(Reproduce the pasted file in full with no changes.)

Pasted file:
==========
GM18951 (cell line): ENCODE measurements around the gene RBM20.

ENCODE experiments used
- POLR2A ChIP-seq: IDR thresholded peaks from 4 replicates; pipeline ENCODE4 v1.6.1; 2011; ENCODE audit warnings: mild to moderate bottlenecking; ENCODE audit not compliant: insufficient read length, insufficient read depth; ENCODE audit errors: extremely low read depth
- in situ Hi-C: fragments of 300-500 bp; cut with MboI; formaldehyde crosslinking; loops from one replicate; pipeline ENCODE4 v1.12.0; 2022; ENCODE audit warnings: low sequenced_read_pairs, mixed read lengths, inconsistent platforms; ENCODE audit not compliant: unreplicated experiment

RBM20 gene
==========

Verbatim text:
GM18951 (cell line): ENCODE measurements around the gene RBM20.

ENCODE experiments used
- POLR2A ChIP-seq: IDR thresholded peaks from 4 replicates; pipeline ENCODE4 v1.6.1; 2011; ENCODE audit warnings: mild to moderate bottlenecking; ENCODE audit not compliant: insufficient read length, insufficient read depth; ENCODE audit errors: extremely low read depth
- in situ Hi-C: fragments of 300-500 bp; cut with MboI; formaldehyde crosslinking; loops from one replicate; pipeline ENCODE4 v1.12.0; 2022; ENCODE audit warnings: low sequenced_read_pairs, mixed read lengths, inconsistent platforms; ENCODE audit not compliant: unreplicated experiment

RBM20 gene